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Types of aneurysms


A ruptured (burst) aneurysm is life-threatening. It often happens suddenly and without warning. A ruptured aneurysm can cause dizziness, sweaty skin, fast heart rate, shortness of breath, feeling faint and loss of consciousness.

If you think you or someone near you is suffering from a ruptured aneurysm, phone 111 for an ambulance immediately.

An aneurysm can happen in any of your body's arteries.

You're more likely to get an aneurysm if you have atherosclerosis. So you can reduce your risk of getting an aneurysm in the same ways you can reduce atherosclerosis, including stopping smoking.

Aneurysms can run in families. If you have a close relative with an aneurysm, talk to your GP.

These are the most common types of aneurysms.

Cerebral (brain) aneurysm

A cerebral (brain) aneurysm is when the wall of a blood vessel in your brain bulges.

If the aneurysm hasn't ruptured (burst), there are often no symptoms. If the aneurysm grows, it can cause headaches, problems with eyesight and numbness in an arm or leg.

A ruptured cerebral aneurysm causes bleeding around your brain (called a subarachnoid haemorrhage).

Symptoms may include a sudden severe headache, feeling sick and vomiting. It can also make you feel drowsy and you can become unconscious.

Aortic aneurysm

Your aorta is the largest artery in your body. It goes from your heart, through your chest, to your abdomen (stomach) and supplies blood around your body.

An aortic aneurysm happens when an area of your aorta bulges. This makes the wall of your aorta weaker, which can make it burst. If the aneurysm is higher in your chest, it's called a thoracic aortic aneurysm. If it's lower in your chest, it's called an abdominal aortic aneurysm.

Carotid aneurysm

You have two carotid arteries, one on the right and one on the left side of your neck. Both supply blood to your brain, neck and face. A carotid artery aneurysm happens when a weak part of the artery wall bulges.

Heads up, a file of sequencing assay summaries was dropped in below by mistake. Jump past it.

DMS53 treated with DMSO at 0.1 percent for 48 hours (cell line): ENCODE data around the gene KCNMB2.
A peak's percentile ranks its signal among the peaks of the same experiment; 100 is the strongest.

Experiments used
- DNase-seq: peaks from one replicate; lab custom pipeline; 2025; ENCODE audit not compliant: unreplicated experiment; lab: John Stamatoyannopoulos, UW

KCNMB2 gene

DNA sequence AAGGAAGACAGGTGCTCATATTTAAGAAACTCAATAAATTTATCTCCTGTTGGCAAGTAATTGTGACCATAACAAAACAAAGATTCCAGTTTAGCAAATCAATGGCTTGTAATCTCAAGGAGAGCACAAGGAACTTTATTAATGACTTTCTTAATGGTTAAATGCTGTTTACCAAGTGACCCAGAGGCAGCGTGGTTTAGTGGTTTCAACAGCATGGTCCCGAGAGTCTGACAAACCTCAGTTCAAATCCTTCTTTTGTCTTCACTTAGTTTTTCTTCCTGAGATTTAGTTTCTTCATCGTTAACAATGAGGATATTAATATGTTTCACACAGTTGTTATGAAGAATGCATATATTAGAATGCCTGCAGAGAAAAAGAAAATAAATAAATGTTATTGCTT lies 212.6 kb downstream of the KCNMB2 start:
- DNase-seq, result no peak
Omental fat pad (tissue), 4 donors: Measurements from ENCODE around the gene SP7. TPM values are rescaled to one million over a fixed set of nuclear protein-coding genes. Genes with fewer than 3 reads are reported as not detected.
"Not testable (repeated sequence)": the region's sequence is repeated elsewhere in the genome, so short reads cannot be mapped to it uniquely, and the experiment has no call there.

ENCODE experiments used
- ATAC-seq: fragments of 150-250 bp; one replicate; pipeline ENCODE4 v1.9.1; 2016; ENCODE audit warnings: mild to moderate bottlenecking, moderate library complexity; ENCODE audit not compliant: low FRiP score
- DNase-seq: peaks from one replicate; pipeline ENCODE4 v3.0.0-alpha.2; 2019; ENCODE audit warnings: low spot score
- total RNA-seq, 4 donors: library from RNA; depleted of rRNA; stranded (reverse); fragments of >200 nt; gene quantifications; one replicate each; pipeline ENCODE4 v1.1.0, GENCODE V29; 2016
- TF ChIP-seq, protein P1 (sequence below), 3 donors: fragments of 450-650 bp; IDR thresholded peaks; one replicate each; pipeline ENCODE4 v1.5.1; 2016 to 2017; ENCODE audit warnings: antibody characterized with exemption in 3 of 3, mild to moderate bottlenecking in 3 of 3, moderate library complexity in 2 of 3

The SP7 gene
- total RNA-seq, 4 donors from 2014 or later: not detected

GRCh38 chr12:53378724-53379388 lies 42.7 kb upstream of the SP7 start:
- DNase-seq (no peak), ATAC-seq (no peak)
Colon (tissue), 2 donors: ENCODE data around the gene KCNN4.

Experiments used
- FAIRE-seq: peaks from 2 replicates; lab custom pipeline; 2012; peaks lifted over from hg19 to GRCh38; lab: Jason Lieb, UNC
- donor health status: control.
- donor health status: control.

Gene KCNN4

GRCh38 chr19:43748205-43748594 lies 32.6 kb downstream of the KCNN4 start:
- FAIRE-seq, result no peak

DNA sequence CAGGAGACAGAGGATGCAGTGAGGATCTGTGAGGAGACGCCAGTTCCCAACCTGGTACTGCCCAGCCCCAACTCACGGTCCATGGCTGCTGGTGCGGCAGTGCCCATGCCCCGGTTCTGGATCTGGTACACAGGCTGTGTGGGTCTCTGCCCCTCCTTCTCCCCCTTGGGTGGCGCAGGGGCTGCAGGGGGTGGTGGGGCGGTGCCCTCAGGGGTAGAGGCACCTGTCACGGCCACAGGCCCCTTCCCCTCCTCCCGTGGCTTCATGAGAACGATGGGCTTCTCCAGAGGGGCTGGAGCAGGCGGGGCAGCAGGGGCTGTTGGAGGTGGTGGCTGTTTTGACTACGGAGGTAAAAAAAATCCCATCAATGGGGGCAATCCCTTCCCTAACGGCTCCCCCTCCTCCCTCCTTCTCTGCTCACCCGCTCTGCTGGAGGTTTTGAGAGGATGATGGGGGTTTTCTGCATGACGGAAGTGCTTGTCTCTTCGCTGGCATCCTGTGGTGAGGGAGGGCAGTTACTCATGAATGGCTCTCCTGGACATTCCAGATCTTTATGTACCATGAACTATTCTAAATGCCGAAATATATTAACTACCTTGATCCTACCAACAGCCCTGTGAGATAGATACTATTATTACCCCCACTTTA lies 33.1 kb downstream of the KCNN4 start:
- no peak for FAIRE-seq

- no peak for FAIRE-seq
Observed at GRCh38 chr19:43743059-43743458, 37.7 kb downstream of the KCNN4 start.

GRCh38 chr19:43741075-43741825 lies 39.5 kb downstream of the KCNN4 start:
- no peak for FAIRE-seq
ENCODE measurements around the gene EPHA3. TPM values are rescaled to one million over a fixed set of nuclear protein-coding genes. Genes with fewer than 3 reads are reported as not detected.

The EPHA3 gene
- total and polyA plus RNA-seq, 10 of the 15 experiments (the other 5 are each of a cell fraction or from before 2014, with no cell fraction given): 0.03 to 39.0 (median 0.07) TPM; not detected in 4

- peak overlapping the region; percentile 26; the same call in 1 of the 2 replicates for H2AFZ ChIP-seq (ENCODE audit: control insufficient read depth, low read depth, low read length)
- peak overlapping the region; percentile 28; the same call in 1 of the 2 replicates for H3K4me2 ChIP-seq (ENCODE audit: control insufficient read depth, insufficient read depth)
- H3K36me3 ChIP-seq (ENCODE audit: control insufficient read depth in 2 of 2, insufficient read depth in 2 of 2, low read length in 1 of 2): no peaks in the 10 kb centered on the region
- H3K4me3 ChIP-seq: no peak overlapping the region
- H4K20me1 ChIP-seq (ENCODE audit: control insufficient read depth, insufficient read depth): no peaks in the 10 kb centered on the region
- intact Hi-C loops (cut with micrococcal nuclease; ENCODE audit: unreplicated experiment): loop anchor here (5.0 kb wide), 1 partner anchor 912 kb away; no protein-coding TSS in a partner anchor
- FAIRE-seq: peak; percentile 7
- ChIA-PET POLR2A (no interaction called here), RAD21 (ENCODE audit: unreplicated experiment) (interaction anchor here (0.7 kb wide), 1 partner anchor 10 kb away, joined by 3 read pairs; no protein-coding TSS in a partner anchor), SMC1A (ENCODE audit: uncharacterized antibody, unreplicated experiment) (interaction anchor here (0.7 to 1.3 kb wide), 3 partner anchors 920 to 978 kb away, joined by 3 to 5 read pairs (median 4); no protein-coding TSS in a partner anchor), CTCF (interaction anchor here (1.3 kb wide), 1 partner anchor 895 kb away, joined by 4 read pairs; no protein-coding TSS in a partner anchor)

Often you have no symptoms. If the aneurysm gets large you may have difficulty swallowing, your face may become swollen and you voice may be hoarse.

If a blood clots breaks away from the carotid aneurysm it can cause a transient ischaemic attack (TIA) or stroke.

Iliac aneurysm

As your aorta travels down your body, it divides into two arteries, with one going to each leg. These are your iliac arteries.

As well as the causes of aneurysms listed above, you're more likely to get an iliac aneurysm if you've recently had a infection, or hip or lower-back surgery.

Popliteal aneurysm

Your popliteal artery runs behind your knee and supplies blood to your knee joint, thigh and calf.

Having blood vessel surgery in one or both legs may increase the risk of having a popliteal aneurysm.

Symptoms can include pain behind your knee or foot, swelling in your lower leg, and sometimes ulcers (sores) on your foot that don’t heal. Some people have no symptoms.

Popliteal aneurysms usually don't rupture. But the aneurysm can cause a clot to form, which blocks the blood flow to your lower leg.

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Written by HealthInfo clinical advisers. Page created July 2018.


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